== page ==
In the next few lines I describe a ornithological and photographic trip that I have done last spring during 15 days, exploring some of the prettiest, and rich in birds, landscapes of europe, specifically along the Black Sea coast, the Rhodopes mountains, those of Vitosha and those of the Central Balkans, all of them belonging to Bulgaria.
Before this trip I could not imagine that you could see so many different species of birds in so few days, of course with patience and dedication…, but the result has been a pleasant surprise and my camera is full of images of birds and spectacular landscapes.
Of course it would have been impossible for me to see all these species without the help of local experts who know the best corners of Bulgaria for bird watching and photography and who accompanied me during the trip helping me to identify and photograph many of the specimens. what do i mention next. Since I am not a professional I have preferred to show stock photos instead of my own…
This ornithological journey began in the Rhodope Mountains, a beautiful area in southern Bulgaria close to the border with Greece. In its western part the landscape is made up of rounded hills, pine covered, occasionally cut by valleys and rivers leading to deep gorges. One of them is the magnificent Trigrad Gorge which is the ideal home for the Treparriscos. (Tichodroma muraria). Between the vertical stone walls of the Trigrad Gorge, echoes of the King Swift also resonate (Tachymarptis melba) and the rock plane (Ptyonoprogne rupestris) along with the shrill call of the Peregrine Falcon (Falco). Meanwhile the European Water Blackbird (Cinclus cinclus), the gray wagtail (Motacilla cinerea) and the white wagtail (Motacilla alba) they are thrown on the transparent waters of the rivers.
In the eastern part of the Rhodope Mountains the landscape is radically different, pointed spikes, deep cliffs and rocky slopes with sparse vegetation. The most spectacular resident birds of this area are the Griffon Vulture (Gyps fulvus) that inhabits the crater of an ancient volcano. The black vulture (Coragyps atratus), the Egyptian vulture (Neophron percnopterus), the European Pigargo (Haliaeetus albicilla) and the Imperial Eagle of the East (Aquila heliaca) they are also frequent visitors to the area looking for food. We also saw the Black Stork (Ciconia nigra) nesting on the cliffs. The partridge of Chucar (Alectoris chukar) I stood watchful on the rocky slopes.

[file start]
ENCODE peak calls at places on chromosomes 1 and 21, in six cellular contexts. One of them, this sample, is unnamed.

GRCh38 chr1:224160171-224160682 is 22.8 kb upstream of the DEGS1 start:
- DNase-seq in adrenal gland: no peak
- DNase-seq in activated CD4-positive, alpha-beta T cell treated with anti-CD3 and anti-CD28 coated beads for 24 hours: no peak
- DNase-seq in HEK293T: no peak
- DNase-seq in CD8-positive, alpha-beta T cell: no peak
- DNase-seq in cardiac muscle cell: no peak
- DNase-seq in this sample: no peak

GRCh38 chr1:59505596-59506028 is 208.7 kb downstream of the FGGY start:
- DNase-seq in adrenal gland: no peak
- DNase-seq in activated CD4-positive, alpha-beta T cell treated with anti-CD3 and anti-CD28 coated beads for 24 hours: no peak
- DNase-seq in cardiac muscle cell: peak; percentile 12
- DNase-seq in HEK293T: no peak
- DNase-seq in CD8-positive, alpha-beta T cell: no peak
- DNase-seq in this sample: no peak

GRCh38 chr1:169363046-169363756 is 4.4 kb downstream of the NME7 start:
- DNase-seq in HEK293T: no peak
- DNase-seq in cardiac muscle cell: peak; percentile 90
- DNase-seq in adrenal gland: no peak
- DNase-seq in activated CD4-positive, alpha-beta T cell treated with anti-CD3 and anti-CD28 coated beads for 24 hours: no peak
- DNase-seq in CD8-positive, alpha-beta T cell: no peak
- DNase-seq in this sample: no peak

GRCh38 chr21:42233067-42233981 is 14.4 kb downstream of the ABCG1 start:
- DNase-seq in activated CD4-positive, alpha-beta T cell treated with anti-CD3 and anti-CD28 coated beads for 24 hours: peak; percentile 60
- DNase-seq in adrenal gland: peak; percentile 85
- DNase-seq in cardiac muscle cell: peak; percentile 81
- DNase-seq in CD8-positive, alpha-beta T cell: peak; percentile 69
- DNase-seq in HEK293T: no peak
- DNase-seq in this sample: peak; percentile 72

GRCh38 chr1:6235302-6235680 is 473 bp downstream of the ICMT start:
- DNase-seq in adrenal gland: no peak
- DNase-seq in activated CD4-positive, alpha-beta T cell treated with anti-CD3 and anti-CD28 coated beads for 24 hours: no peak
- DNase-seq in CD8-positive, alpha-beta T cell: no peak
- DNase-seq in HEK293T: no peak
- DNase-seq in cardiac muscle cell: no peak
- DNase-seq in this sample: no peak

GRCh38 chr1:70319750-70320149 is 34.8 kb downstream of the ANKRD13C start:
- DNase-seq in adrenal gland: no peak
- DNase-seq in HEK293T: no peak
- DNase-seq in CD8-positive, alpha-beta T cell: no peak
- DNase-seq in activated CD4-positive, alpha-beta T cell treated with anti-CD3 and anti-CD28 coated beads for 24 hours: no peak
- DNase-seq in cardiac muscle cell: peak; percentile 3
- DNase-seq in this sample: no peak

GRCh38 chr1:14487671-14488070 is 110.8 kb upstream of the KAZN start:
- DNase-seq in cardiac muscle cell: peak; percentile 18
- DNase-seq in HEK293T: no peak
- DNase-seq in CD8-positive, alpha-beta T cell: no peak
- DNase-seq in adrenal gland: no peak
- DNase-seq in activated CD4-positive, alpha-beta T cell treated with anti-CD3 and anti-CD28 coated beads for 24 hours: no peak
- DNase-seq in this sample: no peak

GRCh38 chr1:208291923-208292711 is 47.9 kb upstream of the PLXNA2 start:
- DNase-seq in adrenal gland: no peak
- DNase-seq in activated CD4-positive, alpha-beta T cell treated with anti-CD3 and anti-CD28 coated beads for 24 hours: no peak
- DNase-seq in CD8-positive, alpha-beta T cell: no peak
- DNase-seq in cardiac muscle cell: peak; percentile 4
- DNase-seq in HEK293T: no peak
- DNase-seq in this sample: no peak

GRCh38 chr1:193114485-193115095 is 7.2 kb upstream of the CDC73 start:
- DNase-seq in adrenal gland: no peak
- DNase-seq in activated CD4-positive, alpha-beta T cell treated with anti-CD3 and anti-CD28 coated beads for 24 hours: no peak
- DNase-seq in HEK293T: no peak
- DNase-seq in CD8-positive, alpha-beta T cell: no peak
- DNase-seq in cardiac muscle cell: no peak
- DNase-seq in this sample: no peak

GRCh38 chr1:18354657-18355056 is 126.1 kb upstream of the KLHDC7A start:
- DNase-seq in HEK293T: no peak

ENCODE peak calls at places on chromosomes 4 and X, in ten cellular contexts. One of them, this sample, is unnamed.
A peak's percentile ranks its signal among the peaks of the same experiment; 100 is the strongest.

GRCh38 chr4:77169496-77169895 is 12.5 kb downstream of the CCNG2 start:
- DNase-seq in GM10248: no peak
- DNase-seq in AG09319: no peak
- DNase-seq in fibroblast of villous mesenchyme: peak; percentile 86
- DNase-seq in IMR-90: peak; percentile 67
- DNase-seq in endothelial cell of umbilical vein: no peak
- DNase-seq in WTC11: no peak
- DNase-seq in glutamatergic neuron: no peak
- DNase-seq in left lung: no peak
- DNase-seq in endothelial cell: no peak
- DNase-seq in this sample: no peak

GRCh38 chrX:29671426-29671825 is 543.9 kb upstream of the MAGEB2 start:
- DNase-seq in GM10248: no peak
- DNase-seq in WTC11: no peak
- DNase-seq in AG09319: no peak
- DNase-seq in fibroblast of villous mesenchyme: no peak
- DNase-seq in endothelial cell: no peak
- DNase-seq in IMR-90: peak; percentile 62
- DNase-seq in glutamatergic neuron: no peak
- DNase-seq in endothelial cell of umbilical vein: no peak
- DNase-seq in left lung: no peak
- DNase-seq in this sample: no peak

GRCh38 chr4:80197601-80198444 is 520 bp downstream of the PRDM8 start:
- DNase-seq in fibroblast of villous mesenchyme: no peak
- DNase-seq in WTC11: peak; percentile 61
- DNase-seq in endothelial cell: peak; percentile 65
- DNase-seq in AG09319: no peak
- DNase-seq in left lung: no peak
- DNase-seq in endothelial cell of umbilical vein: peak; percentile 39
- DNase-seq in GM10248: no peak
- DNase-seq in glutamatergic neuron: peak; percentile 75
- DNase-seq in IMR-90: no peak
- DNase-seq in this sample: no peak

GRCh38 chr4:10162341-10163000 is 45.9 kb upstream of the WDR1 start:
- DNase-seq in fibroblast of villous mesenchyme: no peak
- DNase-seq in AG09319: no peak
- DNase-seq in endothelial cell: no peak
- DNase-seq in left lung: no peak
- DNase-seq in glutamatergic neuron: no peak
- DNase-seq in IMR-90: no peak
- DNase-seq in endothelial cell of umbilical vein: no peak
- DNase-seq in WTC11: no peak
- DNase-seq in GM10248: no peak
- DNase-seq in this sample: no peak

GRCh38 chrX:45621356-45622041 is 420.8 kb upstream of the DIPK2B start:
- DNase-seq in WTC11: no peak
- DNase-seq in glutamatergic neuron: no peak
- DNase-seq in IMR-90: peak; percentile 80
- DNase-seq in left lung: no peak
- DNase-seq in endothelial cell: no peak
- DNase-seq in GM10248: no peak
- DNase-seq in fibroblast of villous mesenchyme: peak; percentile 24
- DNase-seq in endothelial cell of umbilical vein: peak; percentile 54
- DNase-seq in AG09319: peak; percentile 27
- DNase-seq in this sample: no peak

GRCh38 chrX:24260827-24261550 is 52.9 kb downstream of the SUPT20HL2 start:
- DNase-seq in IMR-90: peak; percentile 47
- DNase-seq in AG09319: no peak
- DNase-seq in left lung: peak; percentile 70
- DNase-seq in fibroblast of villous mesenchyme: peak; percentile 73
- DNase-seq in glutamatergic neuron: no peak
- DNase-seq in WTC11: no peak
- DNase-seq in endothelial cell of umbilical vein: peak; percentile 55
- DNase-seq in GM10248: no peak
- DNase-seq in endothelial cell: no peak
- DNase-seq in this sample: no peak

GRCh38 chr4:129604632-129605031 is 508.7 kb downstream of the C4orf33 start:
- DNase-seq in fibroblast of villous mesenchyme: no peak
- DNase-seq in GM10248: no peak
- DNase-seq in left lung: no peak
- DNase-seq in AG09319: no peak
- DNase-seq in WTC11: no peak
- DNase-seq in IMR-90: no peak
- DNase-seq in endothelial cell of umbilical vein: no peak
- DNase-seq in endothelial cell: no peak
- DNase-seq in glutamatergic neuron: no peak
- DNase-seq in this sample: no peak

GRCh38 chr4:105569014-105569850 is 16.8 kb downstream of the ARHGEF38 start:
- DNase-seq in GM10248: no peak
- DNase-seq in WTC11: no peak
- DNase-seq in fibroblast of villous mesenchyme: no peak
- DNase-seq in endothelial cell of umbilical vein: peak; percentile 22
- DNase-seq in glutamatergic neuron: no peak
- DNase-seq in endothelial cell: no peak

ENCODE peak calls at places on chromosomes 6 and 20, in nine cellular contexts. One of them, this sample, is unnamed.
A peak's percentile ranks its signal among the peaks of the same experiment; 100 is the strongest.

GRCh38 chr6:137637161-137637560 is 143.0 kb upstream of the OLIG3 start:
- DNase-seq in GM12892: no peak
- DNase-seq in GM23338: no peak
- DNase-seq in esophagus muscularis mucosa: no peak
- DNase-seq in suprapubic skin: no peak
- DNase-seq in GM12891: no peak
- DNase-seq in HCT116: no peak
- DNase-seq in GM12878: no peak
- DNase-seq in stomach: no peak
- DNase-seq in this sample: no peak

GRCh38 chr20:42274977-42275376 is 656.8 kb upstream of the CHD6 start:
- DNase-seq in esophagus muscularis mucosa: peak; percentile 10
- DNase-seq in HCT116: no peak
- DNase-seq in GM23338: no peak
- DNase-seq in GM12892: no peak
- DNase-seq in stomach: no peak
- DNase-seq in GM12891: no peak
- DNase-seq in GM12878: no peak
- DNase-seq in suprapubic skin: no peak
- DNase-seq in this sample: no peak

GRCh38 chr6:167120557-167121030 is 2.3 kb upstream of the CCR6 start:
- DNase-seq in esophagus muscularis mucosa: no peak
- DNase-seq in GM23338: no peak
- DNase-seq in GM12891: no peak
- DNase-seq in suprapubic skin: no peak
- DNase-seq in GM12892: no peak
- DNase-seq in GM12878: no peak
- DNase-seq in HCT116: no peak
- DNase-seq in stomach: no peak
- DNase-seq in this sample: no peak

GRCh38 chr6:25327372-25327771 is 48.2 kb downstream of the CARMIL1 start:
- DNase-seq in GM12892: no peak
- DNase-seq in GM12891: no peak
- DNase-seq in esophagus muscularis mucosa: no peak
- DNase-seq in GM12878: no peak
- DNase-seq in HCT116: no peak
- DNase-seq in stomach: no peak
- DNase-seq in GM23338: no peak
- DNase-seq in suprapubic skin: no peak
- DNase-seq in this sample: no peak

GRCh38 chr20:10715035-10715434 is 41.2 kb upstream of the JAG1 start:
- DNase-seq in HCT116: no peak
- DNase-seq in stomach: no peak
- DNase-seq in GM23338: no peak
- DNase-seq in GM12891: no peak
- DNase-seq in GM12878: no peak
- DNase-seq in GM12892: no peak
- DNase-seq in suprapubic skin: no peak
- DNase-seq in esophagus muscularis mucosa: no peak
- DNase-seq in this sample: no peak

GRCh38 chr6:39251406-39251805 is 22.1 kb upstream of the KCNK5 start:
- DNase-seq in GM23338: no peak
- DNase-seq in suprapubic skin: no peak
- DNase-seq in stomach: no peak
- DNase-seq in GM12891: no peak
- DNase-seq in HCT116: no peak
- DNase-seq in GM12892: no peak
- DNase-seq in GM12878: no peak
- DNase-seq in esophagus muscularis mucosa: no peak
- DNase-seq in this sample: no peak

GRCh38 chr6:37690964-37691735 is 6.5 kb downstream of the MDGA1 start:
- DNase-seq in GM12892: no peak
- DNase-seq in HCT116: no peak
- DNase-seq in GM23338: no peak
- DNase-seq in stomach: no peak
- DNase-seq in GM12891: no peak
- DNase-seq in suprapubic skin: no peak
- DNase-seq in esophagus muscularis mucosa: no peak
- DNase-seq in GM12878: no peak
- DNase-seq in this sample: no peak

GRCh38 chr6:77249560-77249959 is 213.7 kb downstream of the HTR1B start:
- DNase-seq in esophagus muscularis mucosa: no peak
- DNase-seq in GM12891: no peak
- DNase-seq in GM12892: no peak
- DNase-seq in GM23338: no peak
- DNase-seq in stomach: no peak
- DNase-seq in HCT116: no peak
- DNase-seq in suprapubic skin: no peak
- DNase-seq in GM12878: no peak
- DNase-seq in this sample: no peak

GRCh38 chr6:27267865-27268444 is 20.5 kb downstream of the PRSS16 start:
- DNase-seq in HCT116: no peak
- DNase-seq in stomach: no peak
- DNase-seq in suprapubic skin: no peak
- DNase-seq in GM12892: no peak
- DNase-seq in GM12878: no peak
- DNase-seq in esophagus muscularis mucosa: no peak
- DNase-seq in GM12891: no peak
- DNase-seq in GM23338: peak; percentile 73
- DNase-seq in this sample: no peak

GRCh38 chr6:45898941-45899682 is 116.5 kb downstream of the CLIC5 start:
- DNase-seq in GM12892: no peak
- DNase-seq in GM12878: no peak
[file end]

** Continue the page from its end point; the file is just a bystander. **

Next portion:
The high-pitched whistle of the Rock Climber (Sitta neumayer) and the song of the gardener scribe (Emberiza hortulana) could be heard everywhere. Other typical Balkan birds are as follows: the pale swift (A pus pale), the dauric swallow (Cecropis daurica), the lonely rocker (monlicola lone), the blonde wheaten (Oenanthe hispanica), the Eastern Warbler (Sylvia crnssirostris), the eastern mosquito net (Phylloscopus orientalis), the Pale Zarcero (Iduna pallida), the sibylline or gloomy chickadee (Poecile lugubris) and the black-headed Scribe (Emberiza melanocephala). We also made a visit to the Vulture Protection Center.
While driving towards the south of the Black Sea coast we stopped at the Sakar and Strandzha mountains, where we look, not always with luck, the Imperial Eagle (Aquila heliaca), the black gabilan (Accipiter brevipes), the Shrike (Lanius nubicus), the common shrike (Lanius senator), the big Zarcero (Hippolais olivetorum) and the Eastern Warbler (Sylvia crnssirostris). The Sakar Hills are an area of rounded hills and open valleys where most of the lower areas are covered with grass., with scattered trees, shrubs and farm plots, this area is the kingdom of the Imperial Eagle.
On the other hand, the Strandzha Mountains they are an endless chain of shallow peaks and thickly forested peaks that provide shelter for the Booted Eagle (Aquila pennata), the Shrike (Lanius nubicus), the Shrike (Lanius nubicus), the half-necked flycatcher (Ficedula semitorquata), etc. The European Bee-eater (Merops apiaster), woodpeckers, and the black-headed Scribe (Emberiza melanocephala) they are continuously seen on the road.
Already in the Black Sea coast, we explore the lakes around the city of Burgas, It is an extensive area of wetlands that form one of the richest areas for birds in Europe. The greatest interest of the Burgas wetlands is the huge flocks of Frowning pelican (Pelecanus crispus) and White pelican (Pelecanus erythrorhynchos). The shallow salt lakes of Pomorie and Atanassovko are still used as salt flats for the extraction of sea salt and are of great importance to a large number of birds including the Common Stork (Himantopus himantopus), the broad-billed hummingbird (Cynanthus latirostris), the Correlimos zarapitín (Calidris ferruginea), the fine Archibebe (Tringa stagnatilis), the Kentish plover (Charadrius alexandrinus), the seagull (Larus genei), the Black-headed Gull (Ichthyaetus melanocephalus), the Pagaza piconegra (Gelochelidon nilotica) and the black-footed tern (Thalasseus sandvicensis).